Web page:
With top college basketball players declaring for the draft left and right save for Jabari Parker, whose decision seems very much up in the air, I looked at the contracts for first round picks and how much money is really lost when top prospects slide in the draft. There are also cases when a player like Anthony Bennett gets drafted, when a team either reaches for a draftee or takes a player that might not have been on the radar for that draft slot.

But to start, contracts for first round picks are scaled ahead of time (up to the year 2020 can be found here) with teams having the option to offer as little as 80 percent of the fixed price or as high as 120 percent, according to Larry Coon’s cbafaq.com. Players often have that slight raise with Anthony Davis as just one example, but taking less than the slot scale has happened before thanks to Andre Roberson. Those contracts can last up to four years, but teams have options after the first two seasons to either release their once-first rounders or hold onto them at what’s likely a bargain price.

Below is a table looking at the scaled salaries for first rounders in the 2014 NBA Draft, sorted by draft slots. The first sheet is the combined salary, year after year, of the first four years. That’s assuming they all play through their rookie contracts and take the slight raise that teams can offer. The second sheet is the salary each season with the raise percentage they could get in their fourth.

But the first sheet is most important as it’ll be applied to a second batch of tables comparing how much money could be lost between draft slots. Take a look at the most money each slot could make through their first four seasons:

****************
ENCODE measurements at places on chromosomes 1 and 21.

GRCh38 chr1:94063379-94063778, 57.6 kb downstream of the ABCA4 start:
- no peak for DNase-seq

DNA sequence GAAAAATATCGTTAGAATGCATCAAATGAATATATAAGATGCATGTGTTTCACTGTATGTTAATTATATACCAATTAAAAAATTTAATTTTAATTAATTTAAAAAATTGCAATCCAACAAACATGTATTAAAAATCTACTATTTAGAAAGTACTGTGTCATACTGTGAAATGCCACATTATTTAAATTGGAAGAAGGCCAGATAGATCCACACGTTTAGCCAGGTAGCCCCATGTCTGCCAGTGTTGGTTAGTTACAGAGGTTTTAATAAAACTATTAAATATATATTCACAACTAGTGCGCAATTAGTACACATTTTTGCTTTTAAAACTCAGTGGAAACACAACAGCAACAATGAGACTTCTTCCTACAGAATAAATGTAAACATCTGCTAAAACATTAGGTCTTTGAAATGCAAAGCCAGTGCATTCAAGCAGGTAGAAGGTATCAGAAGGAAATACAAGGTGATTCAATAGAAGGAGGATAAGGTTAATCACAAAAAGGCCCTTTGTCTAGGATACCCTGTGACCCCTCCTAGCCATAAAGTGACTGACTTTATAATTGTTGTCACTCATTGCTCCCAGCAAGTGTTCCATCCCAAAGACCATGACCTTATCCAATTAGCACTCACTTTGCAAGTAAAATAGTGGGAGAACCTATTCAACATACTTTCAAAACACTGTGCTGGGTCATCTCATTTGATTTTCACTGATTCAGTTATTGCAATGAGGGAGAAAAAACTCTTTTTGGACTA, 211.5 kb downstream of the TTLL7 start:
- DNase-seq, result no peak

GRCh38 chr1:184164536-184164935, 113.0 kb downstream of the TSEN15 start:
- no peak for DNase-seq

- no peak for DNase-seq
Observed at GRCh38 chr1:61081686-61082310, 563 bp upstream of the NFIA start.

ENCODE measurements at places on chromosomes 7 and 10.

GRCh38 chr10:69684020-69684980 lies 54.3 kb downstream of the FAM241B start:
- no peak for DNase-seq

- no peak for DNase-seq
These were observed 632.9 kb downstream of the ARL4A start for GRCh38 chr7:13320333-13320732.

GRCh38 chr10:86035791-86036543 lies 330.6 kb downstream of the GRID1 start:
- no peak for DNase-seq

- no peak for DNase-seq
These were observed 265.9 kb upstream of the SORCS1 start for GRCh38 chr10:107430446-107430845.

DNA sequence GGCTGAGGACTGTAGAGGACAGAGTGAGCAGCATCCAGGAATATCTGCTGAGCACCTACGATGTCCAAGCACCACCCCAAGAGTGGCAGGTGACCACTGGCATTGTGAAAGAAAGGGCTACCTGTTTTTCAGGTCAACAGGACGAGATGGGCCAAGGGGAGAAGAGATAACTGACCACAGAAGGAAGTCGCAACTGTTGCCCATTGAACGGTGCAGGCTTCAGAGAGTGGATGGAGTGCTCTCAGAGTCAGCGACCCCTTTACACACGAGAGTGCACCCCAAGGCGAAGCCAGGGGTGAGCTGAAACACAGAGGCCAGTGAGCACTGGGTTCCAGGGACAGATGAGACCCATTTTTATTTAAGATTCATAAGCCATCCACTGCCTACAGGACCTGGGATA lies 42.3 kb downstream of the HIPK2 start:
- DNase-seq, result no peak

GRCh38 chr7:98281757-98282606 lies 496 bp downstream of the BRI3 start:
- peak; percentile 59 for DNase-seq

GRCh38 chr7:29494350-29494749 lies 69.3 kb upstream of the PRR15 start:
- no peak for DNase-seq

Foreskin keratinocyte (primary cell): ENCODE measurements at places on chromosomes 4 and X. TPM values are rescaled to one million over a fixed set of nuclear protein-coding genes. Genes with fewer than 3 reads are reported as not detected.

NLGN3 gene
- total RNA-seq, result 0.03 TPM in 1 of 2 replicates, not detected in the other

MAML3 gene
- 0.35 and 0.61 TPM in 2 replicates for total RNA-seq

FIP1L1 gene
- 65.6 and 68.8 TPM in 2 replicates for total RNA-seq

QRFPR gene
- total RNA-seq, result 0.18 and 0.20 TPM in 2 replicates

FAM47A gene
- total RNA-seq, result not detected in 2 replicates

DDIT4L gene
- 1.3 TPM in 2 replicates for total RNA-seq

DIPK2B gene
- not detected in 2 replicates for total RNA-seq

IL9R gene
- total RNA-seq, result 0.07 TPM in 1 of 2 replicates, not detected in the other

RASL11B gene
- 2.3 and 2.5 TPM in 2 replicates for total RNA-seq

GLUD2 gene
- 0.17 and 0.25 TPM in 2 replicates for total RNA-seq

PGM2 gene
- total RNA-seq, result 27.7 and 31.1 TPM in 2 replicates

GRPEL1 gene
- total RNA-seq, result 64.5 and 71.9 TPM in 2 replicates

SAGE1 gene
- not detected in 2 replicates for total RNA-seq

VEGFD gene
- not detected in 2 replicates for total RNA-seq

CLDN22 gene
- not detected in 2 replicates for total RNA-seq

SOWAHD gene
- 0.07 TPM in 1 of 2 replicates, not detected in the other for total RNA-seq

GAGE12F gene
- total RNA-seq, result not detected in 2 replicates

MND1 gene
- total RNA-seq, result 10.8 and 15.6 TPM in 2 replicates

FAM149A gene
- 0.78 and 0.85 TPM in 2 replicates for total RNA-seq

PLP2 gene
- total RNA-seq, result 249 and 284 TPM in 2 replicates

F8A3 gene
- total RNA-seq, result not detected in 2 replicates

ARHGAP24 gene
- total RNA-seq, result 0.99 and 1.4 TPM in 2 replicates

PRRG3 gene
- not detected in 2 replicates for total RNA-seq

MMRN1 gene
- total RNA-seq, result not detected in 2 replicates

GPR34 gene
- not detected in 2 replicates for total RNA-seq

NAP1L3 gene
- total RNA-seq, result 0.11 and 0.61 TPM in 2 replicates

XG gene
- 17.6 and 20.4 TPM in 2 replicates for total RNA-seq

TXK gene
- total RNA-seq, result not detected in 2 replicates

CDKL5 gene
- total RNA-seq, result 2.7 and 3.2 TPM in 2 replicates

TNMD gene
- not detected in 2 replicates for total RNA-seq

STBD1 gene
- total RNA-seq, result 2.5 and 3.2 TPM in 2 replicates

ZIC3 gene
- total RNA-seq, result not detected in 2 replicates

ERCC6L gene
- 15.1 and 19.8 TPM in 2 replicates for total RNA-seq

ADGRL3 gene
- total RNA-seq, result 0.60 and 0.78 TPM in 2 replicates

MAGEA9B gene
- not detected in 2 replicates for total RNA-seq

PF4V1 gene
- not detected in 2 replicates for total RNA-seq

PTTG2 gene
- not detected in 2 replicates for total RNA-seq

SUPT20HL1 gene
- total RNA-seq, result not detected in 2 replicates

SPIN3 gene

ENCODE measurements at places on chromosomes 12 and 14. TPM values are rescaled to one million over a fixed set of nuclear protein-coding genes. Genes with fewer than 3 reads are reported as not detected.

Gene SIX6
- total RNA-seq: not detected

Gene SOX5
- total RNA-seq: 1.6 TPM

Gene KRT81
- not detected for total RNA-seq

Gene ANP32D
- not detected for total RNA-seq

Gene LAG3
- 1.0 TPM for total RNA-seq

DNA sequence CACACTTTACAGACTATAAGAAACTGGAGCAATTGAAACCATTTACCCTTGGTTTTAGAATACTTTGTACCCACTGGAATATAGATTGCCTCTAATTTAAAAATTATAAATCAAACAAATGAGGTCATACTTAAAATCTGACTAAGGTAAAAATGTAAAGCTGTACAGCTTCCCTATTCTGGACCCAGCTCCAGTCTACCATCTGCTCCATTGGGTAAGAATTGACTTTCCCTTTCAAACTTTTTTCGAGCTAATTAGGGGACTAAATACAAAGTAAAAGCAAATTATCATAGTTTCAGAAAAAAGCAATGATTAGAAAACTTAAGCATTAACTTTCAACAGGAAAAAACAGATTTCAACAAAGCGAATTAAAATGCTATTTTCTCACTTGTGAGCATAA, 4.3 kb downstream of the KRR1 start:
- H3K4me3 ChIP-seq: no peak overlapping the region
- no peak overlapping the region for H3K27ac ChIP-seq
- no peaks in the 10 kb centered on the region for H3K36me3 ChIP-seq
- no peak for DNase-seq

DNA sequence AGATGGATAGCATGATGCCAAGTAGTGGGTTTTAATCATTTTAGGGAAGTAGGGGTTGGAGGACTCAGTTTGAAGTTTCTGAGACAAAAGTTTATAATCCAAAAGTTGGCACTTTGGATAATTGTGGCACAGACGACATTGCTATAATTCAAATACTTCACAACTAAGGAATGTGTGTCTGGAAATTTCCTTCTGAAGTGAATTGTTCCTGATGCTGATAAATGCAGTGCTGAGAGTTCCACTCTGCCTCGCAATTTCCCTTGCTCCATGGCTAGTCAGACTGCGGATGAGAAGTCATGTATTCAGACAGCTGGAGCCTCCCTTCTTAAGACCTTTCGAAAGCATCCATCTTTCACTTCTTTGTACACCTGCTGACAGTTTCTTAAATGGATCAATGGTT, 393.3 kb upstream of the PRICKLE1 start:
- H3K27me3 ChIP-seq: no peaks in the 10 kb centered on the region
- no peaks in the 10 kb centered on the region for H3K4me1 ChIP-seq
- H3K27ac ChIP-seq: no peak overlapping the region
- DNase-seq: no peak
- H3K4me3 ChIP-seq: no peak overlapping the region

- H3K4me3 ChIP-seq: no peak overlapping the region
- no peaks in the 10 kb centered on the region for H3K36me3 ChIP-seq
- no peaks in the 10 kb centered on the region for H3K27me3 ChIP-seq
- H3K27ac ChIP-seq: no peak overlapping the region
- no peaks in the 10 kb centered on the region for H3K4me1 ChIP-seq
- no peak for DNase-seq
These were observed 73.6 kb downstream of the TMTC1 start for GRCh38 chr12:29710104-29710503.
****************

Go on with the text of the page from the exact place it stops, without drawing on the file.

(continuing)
For a player like Anthony Davis, whose combined salary over four years is around that $20 million range, he makes as much over those seasons as Carmelo Anthony, Dwight Howard and LeBron James make this season alone, among others. But that’s for Davis, who was drafted first overall in 2012. The 8th pick in the 2014 NBA Draft will make just under half of the 1st overall pick’s salary over four years (unless their contract includes incentives).

It’s simply a huge get for a franchise to score a first round pick that’s not only productive and can stay in the league, but an overall positive on the court. The sooner they’re a positive contributor the better, obviously, but even if a player hangs on for three years of his contract despite producing little and then becomes a key cog in Year 4, it still seems worth it given how many contracts around the $10 million/year range end up not so terrific. Looks like fun times all around for teams with those first rounders.

As for the draft prospects projected to go in the first round, slipping in the draft may provide positives such as a chip on their shoulder and a better fit with a better team. However, depending on how far a prospect slides and how high they were slated to go, it can be quite a blow to their bank account. For example, if the first overall pick and sixth of the 2014 Draft each play out all four years of their rookie contract (and take that raise they can be offered), the difference in salary between them is over $10 million. Maybe something comes up with Joel Embiid that hurts his draft stock or teams have second thoughts on Andrew Wiggins, who knows. Crazier things have happened, for better or for worse.